I Hate Ads: An Apology for Advertising


The picture below is a screen cap of the highly personalized invasive advertising of the future as portrayed in 2002’s Minority Report.

Ads which cause unsolicited intrusions into your life which produce negative experiences is the cardinal sin of the advertising industry. Louis D. Lo Praeste recently articulated this “ethical conundrum” of the ad world’s ability to inject advertising into every opportunity in the digital experience but only with the hope of a positive user experience and the reality of mostly negative experiences.

The second great sin of advertising is violation of privacy. Societies are still deciding where it is an isn’t appropriate for advertising to collect information, but this effort to understand big data behind advertising is obfuscated by the unseen world of data collection. In addition, it is difficult to decide where to draw the line about individual pieces of nearly meaningless data, which once collected and analyzed can show potentially sensitive information about an individual. Society still has difficulty fathoming what it means that corporations can know my name, friends, locations, habits, and interests.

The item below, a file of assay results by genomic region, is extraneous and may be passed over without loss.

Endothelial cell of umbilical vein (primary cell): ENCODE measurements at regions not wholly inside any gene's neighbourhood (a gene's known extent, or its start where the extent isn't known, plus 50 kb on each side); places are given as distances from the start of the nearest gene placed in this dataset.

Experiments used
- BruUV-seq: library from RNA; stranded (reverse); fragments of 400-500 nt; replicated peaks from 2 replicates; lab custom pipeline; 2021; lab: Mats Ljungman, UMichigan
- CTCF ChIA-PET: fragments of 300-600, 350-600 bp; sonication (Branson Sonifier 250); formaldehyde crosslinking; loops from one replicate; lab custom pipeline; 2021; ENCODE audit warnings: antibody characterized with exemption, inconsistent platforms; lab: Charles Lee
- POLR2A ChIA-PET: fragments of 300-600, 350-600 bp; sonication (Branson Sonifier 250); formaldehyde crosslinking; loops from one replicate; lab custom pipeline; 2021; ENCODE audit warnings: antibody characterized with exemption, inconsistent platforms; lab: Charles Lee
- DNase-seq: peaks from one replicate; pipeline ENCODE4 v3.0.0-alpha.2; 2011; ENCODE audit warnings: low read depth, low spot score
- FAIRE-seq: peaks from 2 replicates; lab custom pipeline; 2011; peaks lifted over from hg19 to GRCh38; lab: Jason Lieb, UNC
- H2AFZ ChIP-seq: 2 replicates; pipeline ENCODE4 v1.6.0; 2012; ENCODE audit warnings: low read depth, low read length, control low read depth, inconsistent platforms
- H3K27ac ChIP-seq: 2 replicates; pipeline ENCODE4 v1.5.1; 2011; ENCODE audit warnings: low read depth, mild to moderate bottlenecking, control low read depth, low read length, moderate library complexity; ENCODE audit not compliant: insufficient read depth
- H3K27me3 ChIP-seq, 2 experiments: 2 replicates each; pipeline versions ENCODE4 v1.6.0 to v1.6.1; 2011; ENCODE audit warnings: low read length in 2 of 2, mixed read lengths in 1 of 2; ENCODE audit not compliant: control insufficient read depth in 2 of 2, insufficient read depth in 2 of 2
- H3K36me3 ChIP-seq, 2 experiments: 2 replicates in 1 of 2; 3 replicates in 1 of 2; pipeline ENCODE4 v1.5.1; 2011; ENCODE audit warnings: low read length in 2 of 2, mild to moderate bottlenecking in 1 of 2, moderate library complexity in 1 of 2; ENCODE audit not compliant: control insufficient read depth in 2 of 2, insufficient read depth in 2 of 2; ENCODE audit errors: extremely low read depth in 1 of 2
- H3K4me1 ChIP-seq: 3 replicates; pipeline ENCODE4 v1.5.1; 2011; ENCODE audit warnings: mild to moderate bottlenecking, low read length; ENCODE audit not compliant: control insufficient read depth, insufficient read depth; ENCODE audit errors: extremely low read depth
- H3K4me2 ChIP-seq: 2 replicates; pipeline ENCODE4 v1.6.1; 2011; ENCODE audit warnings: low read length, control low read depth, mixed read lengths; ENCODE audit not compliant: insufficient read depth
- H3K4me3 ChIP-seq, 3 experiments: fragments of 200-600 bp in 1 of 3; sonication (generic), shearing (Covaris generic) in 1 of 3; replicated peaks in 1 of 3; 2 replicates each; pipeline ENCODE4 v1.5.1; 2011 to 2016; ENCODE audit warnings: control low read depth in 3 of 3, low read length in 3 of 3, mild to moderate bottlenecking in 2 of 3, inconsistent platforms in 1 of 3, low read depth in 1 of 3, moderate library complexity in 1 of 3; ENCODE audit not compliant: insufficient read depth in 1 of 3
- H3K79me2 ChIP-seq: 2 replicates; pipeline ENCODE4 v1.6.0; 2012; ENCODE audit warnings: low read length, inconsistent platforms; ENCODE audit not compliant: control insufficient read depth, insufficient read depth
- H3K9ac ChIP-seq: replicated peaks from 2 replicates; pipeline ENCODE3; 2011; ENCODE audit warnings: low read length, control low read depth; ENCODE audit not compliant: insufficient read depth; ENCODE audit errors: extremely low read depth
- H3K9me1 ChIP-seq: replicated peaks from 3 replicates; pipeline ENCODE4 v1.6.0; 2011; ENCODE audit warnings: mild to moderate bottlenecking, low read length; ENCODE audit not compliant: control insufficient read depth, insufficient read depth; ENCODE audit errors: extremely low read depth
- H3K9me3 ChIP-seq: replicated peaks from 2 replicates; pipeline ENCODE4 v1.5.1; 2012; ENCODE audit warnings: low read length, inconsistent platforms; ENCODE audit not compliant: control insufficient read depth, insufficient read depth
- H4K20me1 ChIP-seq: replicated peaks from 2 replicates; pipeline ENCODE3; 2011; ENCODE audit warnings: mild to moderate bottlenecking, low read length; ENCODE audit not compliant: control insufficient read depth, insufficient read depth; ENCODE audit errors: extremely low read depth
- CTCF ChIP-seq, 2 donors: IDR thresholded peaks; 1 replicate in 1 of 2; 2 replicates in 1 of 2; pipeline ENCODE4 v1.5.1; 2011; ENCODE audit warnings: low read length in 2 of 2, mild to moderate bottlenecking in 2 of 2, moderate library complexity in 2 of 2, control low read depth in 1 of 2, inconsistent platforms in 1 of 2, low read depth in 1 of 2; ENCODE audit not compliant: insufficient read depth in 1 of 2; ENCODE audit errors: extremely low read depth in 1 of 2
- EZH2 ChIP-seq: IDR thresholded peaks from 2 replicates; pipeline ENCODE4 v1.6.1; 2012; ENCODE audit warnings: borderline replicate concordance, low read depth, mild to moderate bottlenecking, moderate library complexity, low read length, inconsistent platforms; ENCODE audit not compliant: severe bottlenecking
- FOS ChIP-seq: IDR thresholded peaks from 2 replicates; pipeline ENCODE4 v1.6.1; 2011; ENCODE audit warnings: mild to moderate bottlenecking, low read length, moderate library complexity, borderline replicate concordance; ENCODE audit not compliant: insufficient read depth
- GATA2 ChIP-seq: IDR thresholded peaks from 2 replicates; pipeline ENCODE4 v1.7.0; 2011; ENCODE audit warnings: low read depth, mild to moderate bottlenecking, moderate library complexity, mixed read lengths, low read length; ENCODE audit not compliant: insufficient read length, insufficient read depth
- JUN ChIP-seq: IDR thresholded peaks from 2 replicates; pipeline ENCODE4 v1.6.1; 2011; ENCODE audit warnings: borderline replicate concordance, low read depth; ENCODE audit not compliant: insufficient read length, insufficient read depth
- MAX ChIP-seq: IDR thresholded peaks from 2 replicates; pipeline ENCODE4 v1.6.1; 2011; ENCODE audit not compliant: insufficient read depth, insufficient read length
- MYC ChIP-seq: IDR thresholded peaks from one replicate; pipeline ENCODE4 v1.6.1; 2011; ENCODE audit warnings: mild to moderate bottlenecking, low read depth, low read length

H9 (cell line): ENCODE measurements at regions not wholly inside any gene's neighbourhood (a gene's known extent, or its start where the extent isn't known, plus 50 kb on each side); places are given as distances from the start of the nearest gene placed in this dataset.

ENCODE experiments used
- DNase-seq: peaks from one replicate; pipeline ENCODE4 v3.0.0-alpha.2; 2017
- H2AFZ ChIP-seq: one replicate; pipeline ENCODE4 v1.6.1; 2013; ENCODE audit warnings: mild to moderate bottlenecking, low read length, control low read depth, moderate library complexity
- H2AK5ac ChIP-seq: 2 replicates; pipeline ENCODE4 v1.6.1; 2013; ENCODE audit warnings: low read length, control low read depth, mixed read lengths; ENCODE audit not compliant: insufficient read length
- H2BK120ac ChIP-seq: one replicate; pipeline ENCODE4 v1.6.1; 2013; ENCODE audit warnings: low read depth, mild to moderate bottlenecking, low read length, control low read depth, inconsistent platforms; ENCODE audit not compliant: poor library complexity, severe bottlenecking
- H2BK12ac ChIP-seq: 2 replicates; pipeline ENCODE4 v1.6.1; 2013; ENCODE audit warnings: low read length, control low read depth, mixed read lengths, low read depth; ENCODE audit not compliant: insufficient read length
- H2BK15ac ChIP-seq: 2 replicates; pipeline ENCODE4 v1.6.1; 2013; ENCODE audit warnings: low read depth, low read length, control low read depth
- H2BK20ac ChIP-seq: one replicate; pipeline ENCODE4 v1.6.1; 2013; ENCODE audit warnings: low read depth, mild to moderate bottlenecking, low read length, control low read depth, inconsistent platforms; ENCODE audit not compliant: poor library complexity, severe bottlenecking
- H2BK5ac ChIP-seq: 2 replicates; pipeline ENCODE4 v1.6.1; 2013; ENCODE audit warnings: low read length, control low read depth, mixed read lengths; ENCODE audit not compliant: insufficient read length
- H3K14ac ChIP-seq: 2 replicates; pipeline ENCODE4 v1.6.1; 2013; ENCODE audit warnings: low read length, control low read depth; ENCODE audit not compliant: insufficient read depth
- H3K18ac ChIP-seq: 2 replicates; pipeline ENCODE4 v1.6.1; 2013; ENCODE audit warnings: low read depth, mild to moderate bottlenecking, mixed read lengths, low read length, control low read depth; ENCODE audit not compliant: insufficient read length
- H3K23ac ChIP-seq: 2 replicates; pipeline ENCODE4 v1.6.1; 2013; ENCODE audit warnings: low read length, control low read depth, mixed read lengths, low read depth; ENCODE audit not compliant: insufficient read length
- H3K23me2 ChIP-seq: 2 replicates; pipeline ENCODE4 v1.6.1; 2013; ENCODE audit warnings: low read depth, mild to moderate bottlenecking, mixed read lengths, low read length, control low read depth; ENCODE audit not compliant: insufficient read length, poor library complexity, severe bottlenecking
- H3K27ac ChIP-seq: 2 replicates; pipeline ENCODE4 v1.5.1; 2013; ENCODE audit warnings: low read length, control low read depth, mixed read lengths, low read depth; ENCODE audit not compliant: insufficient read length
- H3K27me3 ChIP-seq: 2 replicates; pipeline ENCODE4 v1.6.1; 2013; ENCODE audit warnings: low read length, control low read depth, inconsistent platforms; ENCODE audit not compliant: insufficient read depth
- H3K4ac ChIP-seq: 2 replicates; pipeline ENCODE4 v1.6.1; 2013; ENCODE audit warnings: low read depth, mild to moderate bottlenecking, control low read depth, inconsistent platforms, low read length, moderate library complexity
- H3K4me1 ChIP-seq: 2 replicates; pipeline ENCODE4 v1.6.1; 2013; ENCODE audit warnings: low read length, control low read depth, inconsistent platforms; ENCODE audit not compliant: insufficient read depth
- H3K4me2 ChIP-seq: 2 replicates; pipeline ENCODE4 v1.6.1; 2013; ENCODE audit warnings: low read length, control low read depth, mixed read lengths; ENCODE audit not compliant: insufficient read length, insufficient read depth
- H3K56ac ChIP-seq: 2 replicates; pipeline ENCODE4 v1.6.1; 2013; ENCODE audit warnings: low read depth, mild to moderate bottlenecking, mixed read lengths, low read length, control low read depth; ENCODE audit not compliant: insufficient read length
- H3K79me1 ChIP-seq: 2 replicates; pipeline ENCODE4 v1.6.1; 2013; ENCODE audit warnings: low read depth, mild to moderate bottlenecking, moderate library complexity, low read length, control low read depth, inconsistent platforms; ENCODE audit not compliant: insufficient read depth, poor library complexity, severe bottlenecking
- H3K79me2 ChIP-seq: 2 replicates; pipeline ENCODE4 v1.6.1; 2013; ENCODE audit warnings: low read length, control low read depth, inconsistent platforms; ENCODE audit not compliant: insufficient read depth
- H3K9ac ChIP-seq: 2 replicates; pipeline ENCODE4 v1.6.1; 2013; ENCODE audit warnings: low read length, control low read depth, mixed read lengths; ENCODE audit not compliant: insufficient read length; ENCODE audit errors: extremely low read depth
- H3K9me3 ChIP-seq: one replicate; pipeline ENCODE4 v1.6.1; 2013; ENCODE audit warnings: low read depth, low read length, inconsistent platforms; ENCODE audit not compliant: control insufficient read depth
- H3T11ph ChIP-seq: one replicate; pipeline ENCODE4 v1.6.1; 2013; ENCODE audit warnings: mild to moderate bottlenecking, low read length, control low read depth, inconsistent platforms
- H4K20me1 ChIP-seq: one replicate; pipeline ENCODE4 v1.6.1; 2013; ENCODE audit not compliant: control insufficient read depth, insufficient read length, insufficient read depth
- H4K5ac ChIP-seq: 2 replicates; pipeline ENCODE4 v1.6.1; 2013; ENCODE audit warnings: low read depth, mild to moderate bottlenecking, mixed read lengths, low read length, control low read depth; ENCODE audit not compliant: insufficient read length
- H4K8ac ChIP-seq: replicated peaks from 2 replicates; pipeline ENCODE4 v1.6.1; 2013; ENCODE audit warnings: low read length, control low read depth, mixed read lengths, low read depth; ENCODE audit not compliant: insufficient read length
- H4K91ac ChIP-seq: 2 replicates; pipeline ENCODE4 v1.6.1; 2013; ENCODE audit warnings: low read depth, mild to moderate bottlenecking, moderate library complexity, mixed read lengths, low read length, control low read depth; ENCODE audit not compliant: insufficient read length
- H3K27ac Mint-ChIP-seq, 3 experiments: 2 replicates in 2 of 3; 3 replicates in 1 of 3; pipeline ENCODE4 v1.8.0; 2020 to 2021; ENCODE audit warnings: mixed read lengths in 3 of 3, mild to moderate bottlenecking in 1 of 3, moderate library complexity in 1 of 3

I Love Ads: An Apology of Advertising

“The best minds of my generation are thinking about how to make people click ads. That sucks.”
–Jeff Hammerbacher, 2011

Hammerbacher’s infamous quote is where I would like to start my apology of advertising. That advertising generates wealth for small businesses and content creators is something that is well understood and currently being discussed across many digital mediums. Less popular are the ideas that advertising both spreads information and breeds innovation.